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SSL (Secure Sockets Layer) and TLS (Transport Layer Security) are cryptographic schemes that allow a visitor’s web browser to communicate securely with a web server. All sensitive data (credit card numbers, login information, etc.) that is transmitted over the Internet should be protected by SSL/TLS. TLS is simply the more recent version of SSL.

Which is more secure – SSL or TLS?
TLS v1.0 is marginally more secure than SSL v3.0, its predecessor. However, subsequent versions of TLS — v1.1 and v1.2 are significantly more secure and fix many vulnerabilities present in SSL v3.0 and TLS v1.0. For example, the BEAST attack that can completely break web sites running on older SSL v3.0 and TLS v1.0 protocols. The newer TLS versions, if properly configured, prevent the BEAST and other attack vectors and provide many stronger ciphers and encryption methods.

so: In terms of security they both for now considered equally secure.

The main difference is that, while SSL connections begin with security and proceed directly to secured communications, TLS connections first begin with an insecure “hello” to the server and only switch to secured communications after the handshake between the client and the server is successful. If the TLS handshake fails for any reason, the connection is never created.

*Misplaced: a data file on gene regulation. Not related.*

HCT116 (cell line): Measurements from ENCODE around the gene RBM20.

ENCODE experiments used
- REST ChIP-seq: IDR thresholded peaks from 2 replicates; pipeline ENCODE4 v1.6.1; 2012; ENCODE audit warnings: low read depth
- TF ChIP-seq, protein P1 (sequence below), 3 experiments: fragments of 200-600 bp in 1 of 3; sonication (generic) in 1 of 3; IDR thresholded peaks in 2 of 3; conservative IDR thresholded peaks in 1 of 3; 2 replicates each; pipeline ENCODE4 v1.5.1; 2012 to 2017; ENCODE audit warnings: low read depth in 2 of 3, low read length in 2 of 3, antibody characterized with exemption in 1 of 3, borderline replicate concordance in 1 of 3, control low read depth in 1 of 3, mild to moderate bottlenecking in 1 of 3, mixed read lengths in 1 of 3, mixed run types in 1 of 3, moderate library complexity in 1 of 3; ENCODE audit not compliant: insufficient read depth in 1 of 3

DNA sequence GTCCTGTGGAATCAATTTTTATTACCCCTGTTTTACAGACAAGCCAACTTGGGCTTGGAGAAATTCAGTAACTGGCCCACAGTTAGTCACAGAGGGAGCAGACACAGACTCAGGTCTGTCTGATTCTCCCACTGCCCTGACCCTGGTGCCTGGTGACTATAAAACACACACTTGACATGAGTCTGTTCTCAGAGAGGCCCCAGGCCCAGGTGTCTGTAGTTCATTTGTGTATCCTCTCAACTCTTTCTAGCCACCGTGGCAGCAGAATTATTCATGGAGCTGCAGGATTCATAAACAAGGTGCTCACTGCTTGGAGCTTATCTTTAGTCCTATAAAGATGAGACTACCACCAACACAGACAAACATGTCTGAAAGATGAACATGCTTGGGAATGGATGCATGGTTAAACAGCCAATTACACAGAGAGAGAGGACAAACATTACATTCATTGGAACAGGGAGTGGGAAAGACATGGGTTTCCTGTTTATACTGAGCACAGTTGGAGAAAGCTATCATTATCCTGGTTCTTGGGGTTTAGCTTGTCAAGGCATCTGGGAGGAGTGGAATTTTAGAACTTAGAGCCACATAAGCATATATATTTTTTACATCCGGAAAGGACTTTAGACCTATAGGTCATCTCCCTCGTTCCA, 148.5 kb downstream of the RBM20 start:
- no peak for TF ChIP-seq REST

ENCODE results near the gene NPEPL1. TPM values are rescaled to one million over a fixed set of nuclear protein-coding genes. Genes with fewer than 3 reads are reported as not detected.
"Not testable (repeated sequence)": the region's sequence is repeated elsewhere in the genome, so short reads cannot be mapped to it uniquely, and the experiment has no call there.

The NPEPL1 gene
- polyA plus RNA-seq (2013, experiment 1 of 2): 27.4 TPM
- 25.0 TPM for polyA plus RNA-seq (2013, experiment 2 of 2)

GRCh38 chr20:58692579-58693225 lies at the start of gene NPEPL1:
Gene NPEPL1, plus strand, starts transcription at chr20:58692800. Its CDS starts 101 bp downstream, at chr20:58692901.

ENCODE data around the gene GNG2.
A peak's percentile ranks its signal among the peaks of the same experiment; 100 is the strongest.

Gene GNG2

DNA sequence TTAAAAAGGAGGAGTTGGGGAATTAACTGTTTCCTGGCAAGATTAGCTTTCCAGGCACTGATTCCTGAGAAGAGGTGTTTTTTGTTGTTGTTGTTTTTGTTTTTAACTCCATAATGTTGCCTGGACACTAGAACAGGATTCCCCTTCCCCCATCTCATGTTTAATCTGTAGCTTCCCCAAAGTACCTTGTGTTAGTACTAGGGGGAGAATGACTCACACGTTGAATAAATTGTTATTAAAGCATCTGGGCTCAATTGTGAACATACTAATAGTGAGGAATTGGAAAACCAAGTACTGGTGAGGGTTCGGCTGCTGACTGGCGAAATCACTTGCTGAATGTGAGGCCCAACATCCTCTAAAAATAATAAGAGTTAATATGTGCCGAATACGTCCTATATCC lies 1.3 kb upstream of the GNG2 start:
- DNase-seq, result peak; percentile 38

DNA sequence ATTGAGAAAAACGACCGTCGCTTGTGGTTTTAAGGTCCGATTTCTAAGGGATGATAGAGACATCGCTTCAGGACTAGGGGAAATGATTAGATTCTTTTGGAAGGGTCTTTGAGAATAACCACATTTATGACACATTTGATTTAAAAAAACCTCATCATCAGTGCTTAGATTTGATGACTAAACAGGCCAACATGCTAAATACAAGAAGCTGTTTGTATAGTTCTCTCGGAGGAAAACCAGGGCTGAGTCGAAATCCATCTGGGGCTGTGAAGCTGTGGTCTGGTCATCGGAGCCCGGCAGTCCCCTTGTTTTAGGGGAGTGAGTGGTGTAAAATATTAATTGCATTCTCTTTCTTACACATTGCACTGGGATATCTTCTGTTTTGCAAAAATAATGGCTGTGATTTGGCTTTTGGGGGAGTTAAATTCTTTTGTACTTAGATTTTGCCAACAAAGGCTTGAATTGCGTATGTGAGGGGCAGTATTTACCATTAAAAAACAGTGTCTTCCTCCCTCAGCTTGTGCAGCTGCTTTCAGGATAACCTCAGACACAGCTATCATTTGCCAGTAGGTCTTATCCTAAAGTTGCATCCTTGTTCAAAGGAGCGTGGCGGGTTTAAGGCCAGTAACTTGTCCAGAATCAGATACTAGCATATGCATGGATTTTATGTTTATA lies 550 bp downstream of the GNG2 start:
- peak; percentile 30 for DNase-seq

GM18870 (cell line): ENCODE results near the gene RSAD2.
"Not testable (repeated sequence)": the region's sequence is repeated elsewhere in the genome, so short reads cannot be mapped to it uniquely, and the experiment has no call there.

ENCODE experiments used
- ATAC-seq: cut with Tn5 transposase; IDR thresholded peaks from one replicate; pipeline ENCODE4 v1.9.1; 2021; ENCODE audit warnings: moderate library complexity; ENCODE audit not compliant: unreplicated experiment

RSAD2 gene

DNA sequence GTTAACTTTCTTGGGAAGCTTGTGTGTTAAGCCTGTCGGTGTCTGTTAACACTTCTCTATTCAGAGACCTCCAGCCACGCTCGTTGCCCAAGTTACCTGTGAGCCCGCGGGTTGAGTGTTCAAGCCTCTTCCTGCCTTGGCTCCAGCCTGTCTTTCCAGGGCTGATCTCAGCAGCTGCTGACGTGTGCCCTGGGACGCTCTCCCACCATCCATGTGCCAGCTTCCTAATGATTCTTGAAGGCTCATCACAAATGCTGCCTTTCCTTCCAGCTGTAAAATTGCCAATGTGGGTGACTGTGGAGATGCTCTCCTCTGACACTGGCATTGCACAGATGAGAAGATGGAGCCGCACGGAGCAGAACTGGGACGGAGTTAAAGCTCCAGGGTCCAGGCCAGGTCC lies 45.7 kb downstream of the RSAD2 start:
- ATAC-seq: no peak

Unfortunately, even now a majority of web sites do not use the newer versions of TLS and permit weak encryption ciphers, CFTS servers support both SSL and TLS as standard, for web and e-mail access.

on Saturday July 14 by Peter Atkin
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The following article will guide you through configuring your email on an Apple/iOS device.

Before you start, be sure you have these handy:

  • Your domain name: yourdomainname as an exanple 'computer-facilities.com'
  • Your email address: account@yourdomainname
  • Your email password:
  • The Incoming and Outgoing Mail Server name is the same mail.yourdomainname

On your device’s homepage, go to Settings. There are two ways of adding an account, depending on the iOS version you are using:

  • For iOS 7, 8, 9 and 10: Go to Mail, Contacts, Calendar, then Add account. Choose Other, then Add a Mail account.